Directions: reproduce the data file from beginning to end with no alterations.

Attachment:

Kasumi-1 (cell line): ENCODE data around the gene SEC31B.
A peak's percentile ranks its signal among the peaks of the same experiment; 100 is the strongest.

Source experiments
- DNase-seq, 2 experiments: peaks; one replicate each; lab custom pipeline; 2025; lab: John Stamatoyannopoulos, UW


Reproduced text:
Kasumi-1 (cell line): ENCODE data around the gene SEC31B.
A peak's percentile ranks its signal among the peaks of the same experiment; 100 is the strongest.

Source experiments
- DNase-seq, 2 experiments: peaks; one replicate each; lab custom pipeline; 2025; lab: John Stamatoyannopoulos, UW